Recent gas finds in Mozambique and Tanzania and the subsequent state-centric model of domestic gas utilization have created opportunities for new sources of revenue and power generation, as well as reigniting the debate on economic nationalism. Although both countries have recently adopted reforms by separating the commercial and regulatory functions in the gas sector and share the state-centric approach to natural gas production, economic nationalism in the gas sector is driven by different circumstances in the two countries. The big questions are how domestic gas utilization differs in Mozambique and Tanzania, and what this says about economic nationalism. To highlight the differences in economic nationalism in the two countries, we contrast how the political elites in Mozambique and Tanzania exploit natural gas to create new spaces for capturing rents and generating power. In Mozambique, the gas that is retained for the domestic market rather than being exported has emerged as a key feature of new gas deals. We argue that in Mozambique the recently adopted regulatory frameworks have enabled the ruling elites to create new spaces for capturing rents and thus ensuring regime survival. In Tanzania, conversely, a combination of economic nationalism and previous bad experiences with independent power producers in the gas sector seems to have enabled the government to adopt a more active state-led approach towards domestic gas, with a focus on power production in order to boost energy security.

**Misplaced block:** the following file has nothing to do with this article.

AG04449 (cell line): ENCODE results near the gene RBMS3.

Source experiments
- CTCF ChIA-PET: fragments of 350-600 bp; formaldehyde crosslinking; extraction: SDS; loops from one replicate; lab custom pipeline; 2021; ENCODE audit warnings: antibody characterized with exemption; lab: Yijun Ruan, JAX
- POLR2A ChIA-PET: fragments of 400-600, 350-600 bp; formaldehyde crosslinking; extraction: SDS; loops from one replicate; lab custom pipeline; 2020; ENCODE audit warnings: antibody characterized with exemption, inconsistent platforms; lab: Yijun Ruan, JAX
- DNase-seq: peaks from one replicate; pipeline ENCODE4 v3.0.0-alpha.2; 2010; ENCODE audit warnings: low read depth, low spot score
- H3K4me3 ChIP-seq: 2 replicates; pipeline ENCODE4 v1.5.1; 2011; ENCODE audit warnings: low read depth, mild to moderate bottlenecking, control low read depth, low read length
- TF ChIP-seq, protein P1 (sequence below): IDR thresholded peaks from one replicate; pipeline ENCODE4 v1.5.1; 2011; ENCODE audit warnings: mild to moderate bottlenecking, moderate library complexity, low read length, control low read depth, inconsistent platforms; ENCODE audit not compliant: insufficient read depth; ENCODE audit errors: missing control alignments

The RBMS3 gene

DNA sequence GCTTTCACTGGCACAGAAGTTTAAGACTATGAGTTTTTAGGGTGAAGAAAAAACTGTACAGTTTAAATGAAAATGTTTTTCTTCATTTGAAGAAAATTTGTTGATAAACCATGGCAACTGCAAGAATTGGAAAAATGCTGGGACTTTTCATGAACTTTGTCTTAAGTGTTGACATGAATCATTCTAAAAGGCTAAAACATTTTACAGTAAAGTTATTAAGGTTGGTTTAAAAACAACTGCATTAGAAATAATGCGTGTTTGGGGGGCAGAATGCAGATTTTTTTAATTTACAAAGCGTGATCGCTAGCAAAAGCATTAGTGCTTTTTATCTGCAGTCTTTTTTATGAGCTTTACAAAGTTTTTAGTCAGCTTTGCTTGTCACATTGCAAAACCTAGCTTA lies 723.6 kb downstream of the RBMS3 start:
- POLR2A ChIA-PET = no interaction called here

|Publikationsdato||10 sep. 2019|
|Status||Udgivet - 10 sep. 2019|
|Begivenhed||From Politics to Power? Rethinking the Politics of Development ESID Conference: The Politics of Governing Natural Resources I - Manchester University, Renold hall, Manchester, Storbritannien|
Varighed: 9 sep. 2019 → 11 sep. 2019
|Konference||From Politics to Power? Rethinking the Politics of Development ESID Conference|
|Lokation||Manchester University, Renold hall|
|Periode||09/09/2019 → 11/09/2019|
|Andet||Politics was finally brought into the mainstream of international development around a decade ago. However, whilst most development academics and agencies accept that politics plays a central role in shaping development in the Global South, the incorporation of politics within development theory and practice remains partial and subject to backsliding. This international conference will take stock of what work on the politics of development has achieved to date, identify further opportunities for drawing on the full range of scholarship on politics and development, and set out future research agendas for the field.|
- Economic nationalism
Jacob, T., Salimo, P., Pedersen, R. H., Buur, L., & Macuane, J. (2019). Economic nationalism? Domestic gas, rent capture and power generation: a comparative analysis of Mozambique and Tanzania . Abstract fra From Politics to Power? Rethinking the Politics of Development ESID Conference, Manchester, Storbritannien.